Fundraiser held for camp helping those with special needs

  • Fri May 11th, 2018 8:06am
  • News

By Frances Howell

Day one of camp is the most eagerly awaited event each year for a hundred children and adults with special needs who attend Camp Beausite Northwest in Chimacum. Their anticipation surpasses even waiting for Christmas!

Earlier this month three campers from Forks had medical checkups so they’re certified as ready for their summer adventures to begin. Now all they need is patience to wait as the calendar ticks down. And that’s not easy.

Thirty-one year old Alex Muck, 60-year-old Jim Lundberg and 61-year-old Carl Rogers grab sleeping bags and luggage as they head for the door at just the mention of camp. They’re set to go. The three are residents of a Concerned Citizens Adult Family Home, and have attended Camp Beausite NW for many years.

To help fund camp scholarships and programs, the Third Annual Kiwanis Dinner Auction was held on May 5, at C’est Si Bon Restaurant in Port Angeles. Supporting this camp is a passion for the Olympic Kiwanis group.

Camp Beausite NW offers week-long overnight sessions for individuals who are often unable to attend other camps due to the extent of their special needs. With a one-to-one camper/counselor ratio, campers can participate in activities others take for granted.

Alex loves arts and crafts and brought home a necklace made of beads that spelled out her name. She also has fun blowing bubbles with a huge bubble wand. Jim’s favorite thing at camp is horseback riding. He won an award one year as the camp’s Best Cowboy.

Meanwhile, Carl is known as the Joker because he’s a born entertainer and something of a class clown, who tells jokes and stories to all who’ll listen, and he always has an audience at camp.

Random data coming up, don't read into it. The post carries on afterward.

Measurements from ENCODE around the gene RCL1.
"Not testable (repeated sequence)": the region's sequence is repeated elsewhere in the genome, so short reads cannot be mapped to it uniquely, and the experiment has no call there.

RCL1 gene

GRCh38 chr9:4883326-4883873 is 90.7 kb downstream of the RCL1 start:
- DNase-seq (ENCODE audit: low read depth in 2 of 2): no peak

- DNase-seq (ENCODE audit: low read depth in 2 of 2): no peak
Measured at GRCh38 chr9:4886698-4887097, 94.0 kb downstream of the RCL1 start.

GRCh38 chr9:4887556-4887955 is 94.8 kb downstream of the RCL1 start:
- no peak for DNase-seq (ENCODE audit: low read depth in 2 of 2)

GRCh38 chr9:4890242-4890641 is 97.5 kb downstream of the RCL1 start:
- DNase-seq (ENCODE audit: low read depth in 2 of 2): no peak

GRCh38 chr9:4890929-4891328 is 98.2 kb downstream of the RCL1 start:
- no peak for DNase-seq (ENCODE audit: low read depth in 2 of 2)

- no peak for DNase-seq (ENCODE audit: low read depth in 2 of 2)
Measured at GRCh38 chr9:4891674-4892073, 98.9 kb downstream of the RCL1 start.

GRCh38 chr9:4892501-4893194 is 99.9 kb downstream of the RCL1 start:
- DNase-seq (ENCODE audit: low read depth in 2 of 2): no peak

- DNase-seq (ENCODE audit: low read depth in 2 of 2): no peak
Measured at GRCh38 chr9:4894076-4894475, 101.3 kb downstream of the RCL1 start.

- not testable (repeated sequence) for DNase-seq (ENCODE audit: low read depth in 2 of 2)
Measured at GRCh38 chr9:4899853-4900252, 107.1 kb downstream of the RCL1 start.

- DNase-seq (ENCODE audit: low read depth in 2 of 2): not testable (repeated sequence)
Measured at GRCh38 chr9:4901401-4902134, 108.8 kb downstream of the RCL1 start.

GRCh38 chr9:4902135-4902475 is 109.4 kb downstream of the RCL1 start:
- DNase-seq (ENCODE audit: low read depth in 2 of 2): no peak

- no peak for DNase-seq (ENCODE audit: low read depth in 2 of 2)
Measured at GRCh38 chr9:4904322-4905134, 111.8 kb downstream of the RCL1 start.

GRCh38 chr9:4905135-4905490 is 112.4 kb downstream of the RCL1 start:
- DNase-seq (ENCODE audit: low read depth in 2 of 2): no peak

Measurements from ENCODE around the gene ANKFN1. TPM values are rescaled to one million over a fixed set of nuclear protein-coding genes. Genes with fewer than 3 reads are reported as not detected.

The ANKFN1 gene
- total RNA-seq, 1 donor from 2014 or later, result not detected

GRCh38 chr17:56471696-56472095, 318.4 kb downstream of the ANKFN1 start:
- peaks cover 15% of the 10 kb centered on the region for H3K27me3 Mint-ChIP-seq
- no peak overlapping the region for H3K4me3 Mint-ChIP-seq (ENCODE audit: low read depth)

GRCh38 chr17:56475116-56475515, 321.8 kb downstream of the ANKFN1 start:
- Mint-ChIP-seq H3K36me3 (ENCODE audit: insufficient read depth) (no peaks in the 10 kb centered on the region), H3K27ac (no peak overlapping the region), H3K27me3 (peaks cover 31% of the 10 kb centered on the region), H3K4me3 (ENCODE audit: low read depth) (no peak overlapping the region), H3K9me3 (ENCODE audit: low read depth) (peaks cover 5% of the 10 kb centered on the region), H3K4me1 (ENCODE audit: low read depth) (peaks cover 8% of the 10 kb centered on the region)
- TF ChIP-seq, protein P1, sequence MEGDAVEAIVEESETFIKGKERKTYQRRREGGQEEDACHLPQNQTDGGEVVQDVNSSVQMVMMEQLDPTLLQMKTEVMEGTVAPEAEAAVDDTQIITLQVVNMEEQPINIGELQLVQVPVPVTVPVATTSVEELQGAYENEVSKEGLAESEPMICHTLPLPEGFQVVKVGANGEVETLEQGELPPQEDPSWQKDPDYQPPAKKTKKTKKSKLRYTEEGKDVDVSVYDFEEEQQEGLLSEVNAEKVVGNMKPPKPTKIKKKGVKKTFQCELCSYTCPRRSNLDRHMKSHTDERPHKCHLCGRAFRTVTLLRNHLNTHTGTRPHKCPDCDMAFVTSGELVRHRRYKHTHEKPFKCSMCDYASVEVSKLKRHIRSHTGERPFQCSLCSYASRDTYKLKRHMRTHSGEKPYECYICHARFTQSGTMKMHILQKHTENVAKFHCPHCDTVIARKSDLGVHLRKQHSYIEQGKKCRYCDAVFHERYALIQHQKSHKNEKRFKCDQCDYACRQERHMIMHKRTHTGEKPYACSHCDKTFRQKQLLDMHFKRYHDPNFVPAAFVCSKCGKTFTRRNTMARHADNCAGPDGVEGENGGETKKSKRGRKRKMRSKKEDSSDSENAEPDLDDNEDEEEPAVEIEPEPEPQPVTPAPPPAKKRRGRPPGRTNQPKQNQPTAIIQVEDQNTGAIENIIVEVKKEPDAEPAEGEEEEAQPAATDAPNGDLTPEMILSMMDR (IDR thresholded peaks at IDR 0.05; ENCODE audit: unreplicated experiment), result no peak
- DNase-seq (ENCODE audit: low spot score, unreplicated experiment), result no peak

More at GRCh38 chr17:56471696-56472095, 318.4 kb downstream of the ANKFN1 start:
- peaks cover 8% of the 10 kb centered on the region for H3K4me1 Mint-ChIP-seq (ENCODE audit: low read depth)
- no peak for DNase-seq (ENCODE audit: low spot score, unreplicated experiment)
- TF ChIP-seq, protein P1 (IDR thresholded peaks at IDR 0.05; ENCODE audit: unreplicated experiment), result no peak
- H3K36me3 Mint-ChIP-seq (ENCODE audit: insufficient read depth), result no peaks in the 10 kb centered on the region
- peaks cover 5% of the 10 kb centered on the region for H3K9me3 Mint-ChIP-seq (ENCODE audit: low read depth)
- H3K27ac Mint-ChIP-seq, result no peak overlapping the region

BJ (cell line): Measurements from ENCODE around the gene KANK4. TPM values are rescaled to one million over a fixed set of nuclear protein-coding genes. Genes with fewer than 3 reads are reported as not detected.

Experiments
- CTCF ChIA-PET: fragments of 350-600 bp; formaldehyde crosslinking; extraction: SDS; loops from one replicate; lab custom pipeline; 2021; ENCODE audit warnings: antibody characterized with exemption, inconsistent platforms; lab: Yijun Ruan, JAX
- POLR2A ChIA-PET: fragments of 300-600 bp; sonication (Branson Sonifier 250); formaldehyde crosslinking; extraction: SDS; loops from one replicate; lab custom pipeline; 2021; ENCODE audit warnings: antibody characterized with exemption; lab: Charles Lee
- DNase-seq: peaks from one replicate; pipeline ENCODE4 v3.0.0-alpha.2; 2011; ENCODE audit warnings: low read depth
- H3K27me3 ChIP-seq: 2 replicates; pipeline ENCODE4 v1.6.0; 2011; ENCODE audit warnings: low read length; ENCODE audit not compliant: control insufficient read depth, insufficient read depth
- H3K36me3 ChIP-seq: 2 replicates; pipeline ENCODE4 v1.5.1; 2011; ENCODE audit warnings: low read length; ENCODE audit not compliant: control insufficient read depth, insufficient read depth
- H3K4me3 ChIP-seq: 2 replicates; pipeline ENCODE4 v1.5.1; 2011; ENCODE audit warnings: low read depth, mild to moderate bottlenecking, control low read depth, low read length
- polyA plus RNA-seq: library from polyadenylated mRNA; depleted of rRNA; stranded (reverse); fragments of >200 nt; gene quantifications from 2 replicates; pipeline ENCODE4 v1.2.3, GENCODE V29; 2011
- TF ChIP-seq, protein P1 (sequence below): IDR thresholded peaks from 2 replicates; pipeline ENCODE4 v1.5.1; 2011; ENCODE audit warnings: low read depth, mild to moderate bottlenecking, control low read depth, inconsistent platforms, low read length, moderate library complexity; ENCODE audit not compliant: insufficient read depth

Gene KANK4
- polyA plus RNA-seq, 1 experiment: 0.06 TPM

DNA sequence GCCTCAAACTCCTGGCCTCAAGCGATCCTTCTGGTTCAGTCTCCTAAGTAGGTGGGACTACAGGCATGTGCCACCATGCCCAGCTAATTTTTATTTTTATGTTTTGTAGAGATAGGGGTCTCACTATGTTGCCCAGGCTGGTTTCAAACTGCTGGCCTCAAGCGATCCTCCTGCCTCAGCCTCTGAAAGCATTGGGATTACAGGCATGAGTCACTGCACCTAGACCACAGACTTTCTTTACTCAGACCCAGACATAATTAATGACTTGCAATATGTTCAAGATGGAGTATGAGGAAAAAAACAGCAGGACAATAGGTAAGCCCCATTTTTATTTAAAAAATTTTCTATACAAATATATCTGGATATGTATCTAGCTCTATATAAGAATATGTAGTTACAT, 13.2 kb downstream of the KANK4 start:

Other camp activities include swimming, picnics, nature walks, campfires, a talent show and fishing, another passion of Jim’s. He once caught a fish that was “this” big (arms outstretched), although when truth be told, it wasn’t quite that large. Camp staff packed the fish so he could bring it home where it was cooked and thoroughly enjoyed.

Camp Beausite Northwest’s vision is growing and now includes services for disabled veterans, too. Apart from summer camp, the facility provides equine therapy programs for vets, with plans for expanding it into a full adaptive sports program.

“Kiwanis has long supported the great work done at camp,” says Auction Co-Chair David Sue. “This year’s event is at a gourmet restaurant, C’est Si Bon, and we’re bringing in a professional auctioneer from Seattle to keep things lively. A special emphasis was put on collecting auction items that provide experiences rather than simply things.” They include a whale watching tour, trips to Branson, Missouri, Maui, and Victoria, a sailing experience on a 29-footer, a sailing excursion on a historic schooner, pottery-making classes and a basic estate-planning package. Silent auction items are varied, too. Bids will be taken on wine and chocolate baskets, a lovely handmade ceramic plate, a handmade salad bowl from Bigleaf Maple, and numerous local gift certificates. A wine pull and dessert raffle round out the evening.

While Alex, Jim and Carl will definitely attend Camp Beausite NW this summer. They grew visibly anxious and agitated when asked to imagine how they’d feel if they weren’t able to go. The three couldn’t comprehend that and were relieved when reassured their spots are secure. But they didn’t like hearing about other special needs individuals who could benefit from time at camp but can’t afford to attend. Olympic Kiwanis members hosted the May 5 fundraising dinner auction because they feel the same way.